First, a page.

Nitrogen in water
Nutrients, such as nitrogen, phosphorus and potassium, are essential for plant growth and modern agriculture but the overabundance of nitrogen nutrients in water can cause a number of adverse health and ecological effects. Nitrogen is a plant nutrient when in the forms of nitrate, nitrite, or ammonium, is a nutrient needed for plant growth.
Nitrate is used in modern agriculture to grow crops, and on many farms the landscape has been greatly modified to maximize farming output/yield. Fields have been leveled and modified to efficiently drain off excess water that may fall as precipitation or from irrigation practices.
The concern is that nutrients added in modern farming enters the water system.
What is the regulatory standard for nitrate?
The United Kingdom and European standard for the concentration of nitrate in drinking water is 50 parts per million (50 mg/l).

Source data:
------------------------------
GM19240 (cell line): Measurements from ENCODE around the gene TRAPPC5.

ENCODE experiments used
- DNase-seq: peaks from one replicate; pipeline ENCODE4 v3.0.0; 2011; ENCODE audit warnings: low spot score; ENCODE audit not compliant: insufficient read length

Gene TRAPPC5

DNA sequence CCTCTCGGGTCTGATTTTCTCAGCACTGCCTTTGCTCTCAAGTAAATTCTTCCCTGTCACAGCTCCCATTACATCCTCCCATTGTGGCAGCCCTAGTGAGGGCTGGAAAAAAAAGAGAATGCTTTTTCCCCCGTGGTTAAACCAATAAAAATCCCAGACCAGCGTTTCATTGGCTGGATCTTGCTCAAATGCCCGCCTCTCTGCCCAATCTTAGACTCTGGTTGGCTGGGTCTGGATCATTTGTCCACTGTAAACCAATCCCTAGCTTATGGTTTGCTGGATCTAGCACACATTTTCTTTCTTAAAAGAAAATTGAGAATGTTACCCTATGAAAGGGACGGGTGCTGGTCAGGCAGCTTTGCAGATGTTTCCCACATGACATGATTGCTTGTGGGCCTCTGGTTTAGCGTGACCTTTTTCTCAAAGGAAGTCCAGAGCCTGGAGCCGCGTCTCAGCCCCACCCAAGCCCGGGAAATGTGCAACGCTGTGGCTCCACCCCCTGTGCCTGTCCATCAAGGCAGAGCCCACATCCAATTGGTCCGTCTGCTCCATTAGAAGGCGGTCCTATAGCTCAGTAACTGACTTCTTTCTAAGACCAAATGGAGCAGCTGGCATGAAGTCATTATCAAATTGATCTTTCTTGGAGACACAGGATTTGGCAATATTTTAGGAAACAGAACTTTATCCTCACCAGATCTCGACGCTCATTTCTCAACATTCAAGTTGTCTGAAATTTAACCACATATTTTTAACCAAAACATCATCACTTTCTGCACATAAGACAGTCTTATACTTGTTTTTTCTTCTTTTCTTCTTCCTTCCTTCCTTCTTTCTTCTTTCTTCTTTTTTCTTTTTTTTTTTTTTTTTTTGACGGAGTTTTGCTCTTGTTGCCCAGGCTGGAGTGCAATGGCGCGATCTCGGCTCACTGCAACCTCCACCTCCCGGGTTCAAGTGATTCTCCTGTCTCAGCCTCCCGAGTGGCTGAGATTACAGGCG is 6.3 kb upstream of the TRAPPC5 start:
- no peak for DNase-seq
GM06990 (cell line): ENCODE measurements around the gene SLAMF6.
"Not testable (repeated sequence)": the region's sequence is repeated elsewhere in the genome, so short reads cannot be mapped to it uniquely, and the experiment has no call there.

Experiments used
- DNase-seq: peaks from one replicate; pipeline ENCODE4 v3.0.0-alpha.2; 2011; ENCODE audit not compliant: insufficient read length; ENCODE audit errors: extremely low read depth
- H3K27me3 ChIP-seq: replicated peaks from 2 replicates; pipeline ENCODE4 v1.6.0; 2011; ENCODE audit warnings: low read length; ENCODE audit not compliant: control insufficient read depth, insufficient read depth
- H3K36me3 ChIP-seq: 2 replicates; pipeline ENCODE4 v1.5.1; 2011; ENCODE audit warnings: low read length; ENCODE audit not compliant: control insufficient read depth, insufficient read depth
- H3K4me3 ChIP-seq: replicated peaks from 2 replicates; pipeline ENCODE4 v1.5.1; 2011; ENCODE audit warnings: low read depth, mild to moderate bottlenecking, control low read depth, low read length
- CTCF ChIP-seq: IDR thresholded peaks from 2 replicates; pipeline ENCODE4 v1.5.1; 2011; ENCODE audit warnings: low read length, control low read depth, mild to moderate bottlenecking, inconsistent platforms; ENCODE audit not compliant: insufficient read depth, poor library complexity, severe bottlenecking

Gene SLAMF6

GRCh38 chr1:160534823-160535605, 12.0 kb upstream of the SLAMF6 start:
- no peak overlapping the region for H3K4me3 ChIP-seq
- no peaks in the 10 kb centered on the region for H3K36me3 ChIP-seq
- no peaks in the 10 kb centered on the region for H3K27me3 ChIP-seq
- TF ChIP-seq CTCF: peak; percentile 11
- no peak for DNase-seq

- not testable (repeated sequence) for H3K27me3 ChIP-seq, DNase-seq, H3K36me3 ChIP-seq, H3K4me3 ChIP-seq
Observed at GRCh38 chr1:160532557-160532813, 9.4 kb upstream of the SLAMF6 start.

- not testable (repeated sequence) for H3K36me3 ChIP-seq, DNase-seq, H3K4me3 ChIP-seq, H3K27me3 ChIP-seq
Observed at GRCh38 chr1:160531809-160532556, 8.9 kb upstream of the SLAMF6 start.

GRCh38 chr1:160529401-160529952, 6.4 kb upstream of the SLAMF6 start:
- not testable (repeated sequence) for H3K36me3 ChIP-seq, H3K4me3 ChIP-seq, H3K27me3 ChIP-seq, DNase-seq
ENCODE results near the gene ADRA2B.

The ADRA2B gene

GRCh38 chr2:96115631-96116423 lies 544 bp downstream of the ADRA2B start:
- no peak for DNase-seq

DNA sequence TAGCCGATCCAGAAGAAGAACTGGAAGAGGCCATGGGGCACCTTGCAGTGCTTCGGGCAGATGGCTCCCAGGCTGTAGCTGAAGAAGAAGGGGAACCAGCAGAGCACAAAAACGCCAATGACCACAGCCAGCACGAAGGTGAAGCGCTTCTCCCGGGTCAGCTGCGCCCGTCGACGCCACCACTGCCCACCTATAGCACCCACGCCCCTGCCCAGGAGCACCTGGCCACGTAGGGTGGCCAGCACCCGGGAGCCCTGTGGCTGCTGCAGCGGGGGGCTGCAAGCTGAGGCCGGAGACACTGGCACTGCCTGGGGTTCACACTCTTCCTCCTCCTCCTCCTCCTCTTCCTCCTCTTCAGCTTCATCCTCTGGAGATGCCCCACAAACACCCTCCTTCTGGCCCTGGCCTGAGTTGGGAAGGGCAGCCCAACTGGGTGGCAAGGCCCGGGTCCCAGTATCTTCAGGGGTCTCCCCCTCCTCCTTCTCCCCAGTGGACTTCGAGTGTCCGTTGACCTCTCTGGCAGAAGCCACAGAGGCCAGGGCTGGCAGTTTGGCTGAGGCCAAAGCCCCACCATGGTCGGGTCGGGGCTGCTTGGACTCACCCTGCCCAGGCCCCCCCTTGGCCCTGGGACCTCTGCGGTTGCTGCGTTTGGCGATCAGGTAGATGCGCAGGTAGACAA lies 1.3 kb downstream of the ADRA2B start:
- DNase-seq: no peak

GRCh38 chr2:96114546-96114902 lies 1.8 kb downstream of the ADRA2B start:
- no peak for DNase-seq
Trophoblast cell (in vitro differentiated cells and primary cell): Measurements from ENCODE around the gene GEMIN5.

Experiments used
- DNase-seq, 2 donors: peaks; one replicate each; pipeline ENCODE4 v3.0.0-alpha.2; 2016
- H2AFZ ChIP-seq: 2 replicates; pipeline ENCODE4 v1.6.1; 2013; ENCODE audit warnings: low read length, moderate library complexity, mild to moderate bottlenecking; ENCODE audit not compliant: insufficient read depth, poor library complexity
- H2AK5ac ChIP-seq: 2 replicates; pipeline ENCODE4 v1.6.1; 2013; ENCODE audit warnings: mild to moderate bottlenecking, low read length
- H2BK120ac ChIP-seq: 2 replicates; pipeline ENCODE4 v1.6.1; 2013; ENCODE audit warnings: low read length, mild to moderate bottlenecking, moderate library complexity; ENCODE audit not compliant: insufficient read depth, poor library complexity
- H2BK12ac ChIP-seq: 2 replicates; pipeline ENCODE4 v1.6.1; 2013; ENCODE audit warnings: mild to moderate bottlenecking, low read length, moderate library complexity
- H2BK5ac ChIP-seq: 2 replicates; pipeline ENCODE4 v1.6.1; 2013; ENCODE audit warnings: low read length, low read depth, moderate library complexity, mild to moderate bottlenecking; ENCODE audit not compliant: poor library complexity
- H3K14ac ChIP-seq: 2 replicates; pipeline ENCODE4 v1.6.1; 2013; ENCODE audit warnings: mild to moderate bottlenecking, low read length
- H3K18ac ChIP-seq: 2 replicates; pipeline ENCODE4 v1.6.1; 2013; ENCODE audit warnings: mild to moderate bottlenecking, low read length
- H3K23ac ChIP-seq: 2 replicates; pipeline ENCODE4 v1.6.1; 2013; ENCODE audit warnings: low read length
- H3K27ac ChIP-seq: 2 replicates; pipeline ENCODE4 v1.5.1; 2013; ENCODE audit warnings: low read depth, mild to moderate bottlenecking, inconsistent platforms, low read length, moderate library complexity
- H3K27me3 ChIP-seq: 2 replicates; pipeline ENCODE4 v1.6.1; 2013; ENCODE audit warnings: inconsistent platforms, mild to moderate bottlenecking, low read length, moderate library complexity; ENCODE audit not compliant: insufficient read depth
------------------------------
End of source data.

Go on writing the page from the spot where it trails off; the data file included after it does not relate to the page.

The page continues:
Eutrophication – Is the process by which a body of water acquires a high concentration of nutrients, especially phosphates and nitrates. These promote excessive growth of algae. As the algae die and decompose the levels of organic matter and the decomposing organisms deplete the water of available/dissolved oxygen, causing the death of other organisms, such as fish.
Anoxia – is a lack of dissolve oxygen caused by excessive nutrients in waterways which triggers algae growth. When the plants die and decay, oxygen is stripped from the water, which then turns green or milky white and gives off a strong rotten egg odour. The lack of oxygen is often deadly for invertebrates, fish and shellfish.